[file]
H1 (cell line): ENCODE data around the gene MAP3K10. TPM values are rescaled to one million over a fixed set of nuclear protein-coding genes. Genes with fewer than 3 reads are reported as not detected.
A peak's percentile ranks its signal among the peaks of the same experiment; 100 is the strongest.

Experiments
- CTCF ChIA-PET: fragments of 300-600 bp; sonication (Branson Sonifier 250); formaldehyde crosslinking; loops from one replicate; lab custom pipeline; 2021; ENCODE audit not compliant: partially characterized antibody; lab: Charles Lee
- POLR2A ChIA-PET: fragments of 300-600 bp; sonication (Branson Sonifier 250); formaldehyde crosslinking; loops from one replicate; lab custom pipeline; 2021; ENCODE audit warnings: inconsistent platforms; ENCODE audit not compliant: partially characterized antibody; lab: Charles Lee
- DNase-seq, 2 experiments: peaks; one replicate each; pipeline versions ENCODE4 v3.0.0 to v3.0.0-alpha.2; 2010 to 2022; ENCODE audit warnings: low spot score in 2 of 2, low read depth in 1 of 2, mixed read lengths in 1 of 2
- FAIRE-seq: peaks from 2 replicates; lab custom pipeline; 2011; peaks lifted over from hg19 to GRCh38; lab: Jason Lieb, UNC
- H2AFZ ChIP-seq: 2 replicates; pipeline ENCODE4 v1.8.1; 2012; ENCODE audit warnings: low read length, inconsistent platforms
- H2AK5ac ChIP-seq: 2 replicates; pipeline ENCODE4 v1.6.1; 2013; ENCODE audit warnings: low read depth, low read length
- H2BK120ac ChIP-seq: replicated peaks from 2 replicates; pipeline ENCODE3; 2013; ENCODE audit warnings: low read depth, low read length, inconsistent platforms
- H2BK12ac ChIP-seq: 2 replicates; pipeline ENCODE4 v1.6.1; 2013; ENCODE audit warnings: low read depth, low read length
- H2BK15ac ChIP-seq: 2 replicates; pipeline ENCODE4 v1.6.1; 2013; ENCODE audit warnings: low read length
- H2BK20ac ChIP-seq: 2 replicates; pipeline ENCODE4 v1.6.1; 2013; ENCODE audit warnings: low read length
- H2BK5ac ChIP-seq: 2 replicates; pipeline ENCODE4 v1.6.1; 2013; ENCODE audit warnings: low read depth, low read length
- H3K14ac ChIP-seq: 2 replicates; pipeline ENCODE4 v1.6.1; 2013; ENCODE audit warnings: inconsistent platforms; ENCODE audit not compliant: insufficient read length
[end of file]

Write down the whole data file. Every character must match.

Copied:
H1 (cell line): ENCODE data around the gene MAP3K10. TPM values are rescaled to one million over a fixed set of nuclear protein-coding genes. Genes with fewer than 3 reads are reported as not detected.
A peak's percentile ranks its signal among the peaks of the same experiment; 100 is the strongest.

Experiments
- CTCF ChIA-PET: fragments of 300-600 bp; sonication (Branson Sonifier 250); formaldehyde crosslinking; loops from one replicate; lab custom pipeline; 2021; ENCODE audit not compliant: partially characterized antibody; lab: Charles Lee
- POLR2A ChIA-PET: fragments of 300-600 bp; sonication (Branson Sonifier 250); formaldehyde crosslinking; loops from one replicate; lab custom pipeline; 2021; ENCODE audit warnings: inconsistent platforms; ENCODE audit not compliant: partially characterized antibody; lab: Charles Lee
- DNase-seq, 2 experiments: peaks; one replicate each; pipeline versions ENCODE4 v3.0.0 to v3.0.0-alpha.2; 2010 to 2022; ENCODE audit warnings: low spot score in 2 of 2, low read depth in 1 of 2, mixed read lengths in 1 of 2
- FAIRE-seq: peaks from 2 replicates; lab custom pipeline; 2011; peaks lifted over from hg19 to GRCh38; lab: Jason Lieb, UNC
- H2AFZ ChIP-seq: 2 replicates; pipeline ENCODE4 v1.8.1; 2012; ENCODE audit warnings: low read length, inconsistent platforms
- H2AK5ac ChIP-seq: 2 replicates; pipeline ENCODE4 v1.6.1; 2013; ENCODE audit warnings: low read depth, low read length
- H2BK120ac ChIP-seq: replicated peaks from 2 replicates; pipeline ENCODE3; 2013; ENCODE audit warnings: low read depth, low read length, inconsistent platforms
- H2BK12ac ChIP-seq: 2 replicates; pipeline ENCODE4 v1.6.1; 2013; ENCODE audit warnings: low read depth, low read length
- H2BK15ac ChIP-seq: 2 replicates; pipeline ENCODE4 v1.6.1; 2013; ENCODE audit warnings: low read length
- H2BK20ac ChIP-seq: 2 replicates; pipeline ENCODE4 v1.6.1; 2013; ENCODE audit warnings: low read length
- H2BK5ac ChIP-seq: 2 replicates; pipeline ENCODE4 v1.6.1; 2013; ENCODE audit warnings: low read depth, low read length
- H3K14ac ChIP-seq: 2 replicates; pipeline ENCODE4 v1.6.1; 2013; ENCODE audit warnings: inconsistent platforms; ENCODE audit not compliant: insufficient read length